Car tax: all you need to know

We explain the intricacies of car tax, or Vehicle Excise Duty as it’s also known.

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What is car tax (VED)?

Car tax is vehicle excise duty (VED). It’s the annual tax that must be paid on most vehicles used on UK public roads.

Its cost depends upon when your car was registered, or how old it is, and how ‘clean’ the government considers it. For much older cars (pre 1 March 2001), the size of the engine will determine how much you pay – less tax or more .

Oh, and cars older than 40 years – even if they’re gas guzzlers – pay no VED whatsoever. It pays to be an OAP sometimes.

How much does car tax (VED) cost?

It depends on what you drive but there are easy ways to check by entering your registration number plate.

The government has made several chunky changes to car tax – even if a few strange contradictions hang about. (The RAC claims it takes 50 new cars to produce the same emissions as just one from the 1970s – yet many 40-year-old or older cars are now VED-free.)

From 1 April 2019 VED rates climb in line with retail price inflation (RPI). The UK car tax system is not retroactively applied for older cars, apart from inflationary price hikes. That’s good for long-term motoring budgeting. But motorists have much less control over future road tolls and congestion charging.

If you drive an electric vehicle costing under £40,000 you won’t pay any VED. That’s because the government considers that you run a pollution-neutral vehicle.

But – you’re warned – you still have to apply for this tax exemption every year, or risk a penalty.

Are diesel cars still in the firing line?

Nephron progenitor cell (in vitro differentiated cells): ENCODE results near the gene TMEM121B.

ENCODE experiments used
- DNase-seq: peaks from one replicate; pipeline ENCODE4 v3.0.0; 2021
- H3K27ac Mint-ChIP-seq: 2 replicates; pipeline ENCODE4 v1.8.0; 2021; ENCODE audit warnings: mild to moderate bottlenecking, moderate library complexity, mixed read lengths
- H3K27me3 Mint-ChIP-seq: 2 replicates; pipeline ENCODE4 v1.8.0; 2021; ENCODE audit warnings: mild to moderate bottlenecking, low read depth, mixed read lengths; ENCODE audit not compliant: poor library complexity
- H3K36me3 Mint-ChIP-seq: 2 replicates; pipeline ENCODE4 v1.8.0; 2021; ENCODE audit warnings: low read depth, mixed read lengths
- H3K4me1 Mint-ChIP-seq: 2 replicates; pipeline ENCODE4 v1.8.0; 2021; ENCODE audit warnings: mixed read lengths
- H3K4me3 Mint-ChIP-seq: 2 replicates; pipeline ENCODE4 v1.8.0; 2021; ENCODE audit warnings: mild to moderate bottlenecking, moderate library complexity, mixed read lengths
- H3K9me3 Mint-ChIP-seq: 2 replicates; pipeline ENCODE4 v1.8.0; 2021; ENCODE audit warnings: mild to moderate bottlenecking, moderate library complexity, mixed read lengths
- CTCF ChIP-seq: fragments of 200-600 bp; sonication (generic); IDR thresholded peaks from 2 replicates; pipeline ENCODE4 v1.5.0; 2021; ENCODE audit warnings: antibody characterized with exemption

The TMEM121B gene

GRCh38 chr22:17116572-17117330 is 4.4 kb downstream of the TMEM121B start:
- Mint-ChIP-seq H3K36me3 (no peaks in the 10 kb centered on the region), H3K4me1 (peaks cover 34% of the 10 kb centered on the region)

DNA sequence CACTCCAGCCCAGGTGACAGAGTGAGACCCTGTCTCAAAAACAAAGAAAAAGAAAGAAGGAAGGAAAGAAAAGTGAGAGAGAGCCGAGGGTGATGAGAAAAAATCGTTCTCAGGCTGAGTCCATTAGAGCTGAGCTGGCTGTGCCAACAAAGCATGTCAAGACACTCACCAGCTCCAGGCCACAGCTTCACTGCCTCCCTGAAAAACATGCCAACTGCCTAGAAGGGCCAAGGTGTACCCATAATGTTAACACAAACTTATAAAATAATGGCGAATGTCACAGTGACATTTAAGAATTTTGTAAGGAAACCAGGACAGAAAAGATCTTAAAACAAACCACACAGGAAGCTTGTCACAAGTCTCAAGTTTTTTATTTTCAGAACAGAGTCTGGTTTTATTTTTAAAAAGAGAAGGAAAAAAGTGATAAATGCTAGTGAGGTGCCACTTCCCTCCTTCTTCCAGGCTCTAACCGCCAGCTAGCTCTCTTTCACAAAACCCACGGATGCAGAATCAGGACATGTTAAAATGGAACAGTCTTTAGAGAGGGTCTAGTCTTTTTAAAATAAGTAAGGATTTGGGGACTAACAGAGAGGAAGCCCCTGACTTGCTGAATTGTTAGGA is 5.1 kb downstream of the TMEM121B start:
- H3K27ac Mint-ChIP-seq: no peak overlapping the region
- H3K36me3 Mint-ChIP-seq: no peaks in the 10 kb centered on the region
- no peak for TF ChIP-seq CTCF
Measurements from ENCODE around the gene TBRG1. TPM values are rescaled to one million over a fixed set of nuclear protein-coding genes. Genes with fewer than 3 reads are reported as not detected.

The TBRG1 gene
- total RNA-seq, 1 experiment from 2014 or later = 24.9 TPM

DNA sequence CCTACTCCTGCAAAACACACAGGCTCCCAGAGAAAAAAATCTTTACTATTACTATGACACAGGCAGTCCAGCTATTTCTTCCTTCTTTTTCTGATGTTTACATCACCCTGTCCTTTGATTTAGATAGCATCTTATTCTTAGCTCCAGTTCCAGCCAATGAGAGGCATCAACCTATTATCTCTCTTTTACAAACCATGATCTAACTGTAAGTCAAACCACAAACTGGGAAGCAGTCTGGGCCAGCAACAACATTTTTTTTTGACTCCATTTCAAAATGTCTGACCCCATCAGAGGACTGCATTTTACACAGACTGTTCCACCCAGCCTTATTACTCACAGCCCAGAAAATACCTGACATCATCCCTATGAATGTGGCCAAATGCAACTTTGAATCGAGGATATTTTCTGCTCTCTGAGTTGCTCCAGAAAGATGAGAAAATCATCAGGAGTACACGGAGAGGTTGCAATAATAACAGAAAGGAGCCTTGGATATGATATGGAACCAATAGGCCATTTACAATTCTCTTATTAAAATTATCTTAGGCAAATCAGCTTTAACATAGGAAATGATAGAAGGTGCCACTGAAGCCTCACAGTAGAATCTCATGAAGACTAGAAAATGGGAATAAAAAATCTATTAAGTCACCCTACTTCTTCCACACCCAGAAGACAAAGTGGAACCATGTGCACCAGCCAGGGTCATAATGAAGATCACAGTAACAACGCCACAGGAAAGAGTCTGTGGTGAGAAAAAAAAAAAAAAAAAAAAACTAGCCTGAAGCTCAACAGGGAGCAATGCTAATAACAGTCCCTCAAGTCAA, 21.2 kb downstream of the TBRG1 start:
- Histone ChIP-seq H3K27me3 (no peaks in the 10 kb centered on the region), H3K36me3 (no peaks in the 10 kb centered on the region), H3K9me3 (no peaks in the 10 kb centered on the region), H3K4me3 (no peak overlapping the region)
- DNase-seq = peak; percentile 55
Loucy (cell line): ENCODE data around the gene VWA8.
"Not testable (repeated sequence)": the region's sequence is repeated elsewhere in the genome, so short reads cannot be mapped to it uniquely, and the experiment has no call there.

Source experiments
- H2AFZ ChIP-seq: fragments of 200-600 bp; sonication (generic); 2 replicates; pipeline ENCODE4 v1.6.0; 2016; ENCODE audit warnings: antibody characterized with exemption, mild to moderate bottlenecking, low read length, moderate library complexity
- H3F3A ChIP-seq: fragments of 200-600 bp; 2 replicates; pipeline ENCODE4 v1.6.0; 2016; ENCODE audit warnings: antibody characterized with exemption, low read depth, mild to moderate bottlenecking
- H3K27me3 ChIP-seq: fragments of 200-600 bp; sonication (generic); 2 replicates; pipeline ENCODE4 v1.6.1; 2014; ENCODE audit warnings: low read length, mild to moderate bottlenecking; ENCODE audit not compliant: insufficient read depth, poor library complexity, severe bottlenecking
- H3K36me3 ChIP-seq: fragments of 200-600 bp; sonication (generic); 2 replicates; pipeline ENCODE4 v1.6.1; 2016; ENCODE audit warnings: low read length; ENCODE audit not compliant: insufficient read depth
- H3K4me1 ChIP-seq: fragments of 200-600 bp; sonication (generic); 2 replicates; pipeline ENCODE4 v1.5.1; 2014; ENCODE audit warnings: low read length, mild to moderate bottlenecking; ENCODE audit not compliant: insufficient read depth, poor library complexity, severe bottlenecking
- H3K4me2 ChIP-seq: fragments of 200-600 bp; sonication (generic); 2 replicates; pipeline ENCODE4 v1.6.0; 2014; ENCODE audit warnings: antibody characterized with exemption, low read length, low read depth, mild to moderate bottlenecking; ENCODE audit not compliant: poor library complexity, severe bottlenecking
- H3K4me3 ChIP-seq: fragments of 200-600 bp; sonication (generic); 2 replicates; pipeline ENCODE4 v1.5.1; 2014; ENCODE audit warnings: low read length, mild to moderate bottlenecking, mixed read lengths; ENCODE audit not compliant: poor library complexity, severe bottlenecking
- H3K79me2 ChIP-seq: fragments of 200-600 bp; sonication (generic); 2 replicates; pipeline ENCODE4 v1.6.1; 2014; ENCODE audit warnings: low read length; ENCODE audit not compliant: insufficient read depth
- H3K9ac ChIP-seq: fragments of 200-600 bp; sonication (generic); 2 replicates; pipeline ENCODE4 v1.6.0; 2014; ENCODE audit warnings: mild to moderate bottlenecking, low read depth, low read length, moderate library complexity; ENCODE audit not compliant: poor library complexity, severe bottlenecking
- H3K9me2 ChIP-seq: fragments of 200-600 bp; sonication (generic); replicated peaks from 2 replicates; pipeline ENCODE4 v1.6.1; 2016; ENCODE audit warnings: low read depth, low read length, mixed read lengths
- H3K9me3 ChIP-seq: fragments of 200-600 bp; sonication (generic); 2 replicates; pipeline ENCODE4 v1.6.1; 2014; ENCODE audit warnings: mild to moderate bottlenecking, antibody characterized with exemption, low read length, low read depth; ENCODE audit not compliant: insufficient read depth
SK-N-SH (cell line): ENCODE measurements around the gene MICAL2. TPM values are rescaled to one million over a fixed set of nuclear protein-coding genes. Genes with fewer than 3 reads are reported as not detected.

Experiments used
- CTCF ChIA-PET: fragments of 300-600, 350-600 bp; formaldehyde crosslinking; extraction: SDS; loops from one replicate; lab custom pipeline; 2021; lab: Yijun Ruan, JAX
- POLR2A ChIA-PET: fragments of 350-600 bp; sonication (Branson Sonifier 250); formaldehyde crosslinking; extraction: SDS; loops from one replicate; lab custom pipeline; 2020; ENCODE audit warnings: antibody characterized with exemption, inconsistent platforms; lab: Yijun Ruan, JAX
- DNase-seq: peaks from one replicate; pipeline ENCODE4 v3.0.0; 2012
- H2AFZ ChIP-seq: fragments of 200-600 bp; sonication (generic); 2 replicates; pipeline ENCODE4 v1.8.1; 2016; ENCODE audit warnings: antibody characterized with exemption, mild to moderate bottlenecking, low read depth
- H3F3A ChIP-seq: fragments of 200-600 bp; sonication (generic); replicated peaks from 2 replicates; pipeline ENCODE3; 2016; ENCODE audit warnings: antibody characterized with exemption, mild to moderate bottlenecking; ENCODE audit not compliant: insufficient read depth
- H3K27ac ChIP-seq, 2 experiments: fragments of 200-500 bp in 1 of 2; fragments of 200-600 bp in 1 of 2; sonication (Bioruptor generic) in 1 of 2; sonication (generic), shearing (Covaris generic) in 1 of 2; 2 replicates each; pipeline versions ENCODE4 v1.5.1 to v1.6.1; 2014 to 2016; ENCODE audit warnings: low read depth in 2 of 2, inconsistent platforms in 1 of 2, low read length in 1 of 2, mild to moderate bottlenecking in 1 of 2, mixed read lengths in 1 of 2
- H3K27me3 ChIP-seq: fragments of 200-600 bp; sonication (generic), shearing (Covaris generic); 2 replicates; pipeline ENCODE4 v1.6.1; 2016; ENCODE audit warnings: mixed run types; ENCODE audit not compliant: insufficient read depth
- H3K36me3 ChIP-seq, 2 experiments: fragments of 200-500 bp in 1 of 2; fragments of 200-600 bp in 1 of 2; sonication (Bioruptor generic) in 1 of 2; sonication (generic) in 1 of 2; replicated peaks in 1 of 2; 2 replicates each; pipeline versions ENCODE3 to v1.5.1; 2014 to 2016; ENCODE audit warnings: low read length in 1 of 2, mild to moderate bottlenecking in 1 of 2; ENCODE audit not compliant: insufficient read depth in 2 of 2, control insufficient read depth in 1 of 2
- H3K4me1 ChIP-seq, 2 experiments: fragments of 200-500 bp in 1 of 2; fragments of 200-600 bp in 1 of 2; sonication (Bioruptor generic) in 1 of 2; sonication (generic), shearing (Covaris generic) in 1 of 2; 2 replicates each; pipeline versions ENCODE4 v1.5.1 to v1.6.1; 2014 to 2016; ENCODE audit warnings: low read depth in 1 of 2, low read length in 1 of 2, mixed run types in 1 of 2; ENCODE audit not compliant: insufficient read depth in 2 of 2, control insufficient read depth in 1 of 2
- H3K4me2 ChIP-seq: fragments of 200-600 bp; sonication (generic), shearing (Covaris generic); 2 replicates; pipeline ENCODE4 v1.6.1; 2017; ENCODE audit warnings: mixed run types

Very much so. If you’re considering a new diesel car be aware of the new Real Driving Emissions 2 (RDE2) standard. This is an effort to tax cars according to their ‘real world’ emissions standards. Or how much poisons – nitrogen oxides, carbon monoxide and hydrocarbons – a car tailpipe pushes out.

It applies to new cars registered after 1 April 2018. The changes meant some diesel cars saw a £500 rise in their VED.

If a diesel car doesn’t meet the RDE2 standard it will be taxed at the next higher tax band – though only for the first year. Car manufacturers don’t have to apply this standard until January 2020. It’s an inducement to encourage car makers to improve emissions performance sooner not later.

What about cars registered on or after 1 April, 2017?

The rates are different for cars registered on or after 1 April, 2017. In the first year of registration, the rate is set according to the car’s emissions. In subsequent years, most cars will pay a flat ‘standard’ rate of £140. Alternative fuel cars will pay £130 a year and zero emissions cars will pay nothing.

You can buy car tax for the full year or for six months, though there is a 5% surcharge for a six-month tax disc. Motorists can also spread the cost of an electronic tax disc by paying in monthly instalments, though again the government levies the 5% surcharge.

DVLA stores all vehicle ownership records electronically and both it and the police now use the electronic vehicle register to check if a vehicle should be on the road.

As a result, drivers no longer need to display a paper tax disc in their windscreen.

What about £40,000-plus cars – are they more expensive to tax?

They are indeed. Vehicles costing more than £40,000 are subject to an annual £310 supplement a year for five subsequent years after the first year. But be careful with the maths. Even if your showroom floor negotiation skills are formidable and you clip £7,000 off a £40,000 car you are still liable for the full-fat VED £40,000 tax.

That’s because VED is measured on the official list price of a vehicle. No haggling here, sadly. The same goes for the options list – so don’t overload things too much. Once you’re past the £40,000 threshold your car becomes VED-heavy.

The extra tax on £40,000-plus cars also applies to EVs – however clean they claim to be.

How does this all stack up, money-wise?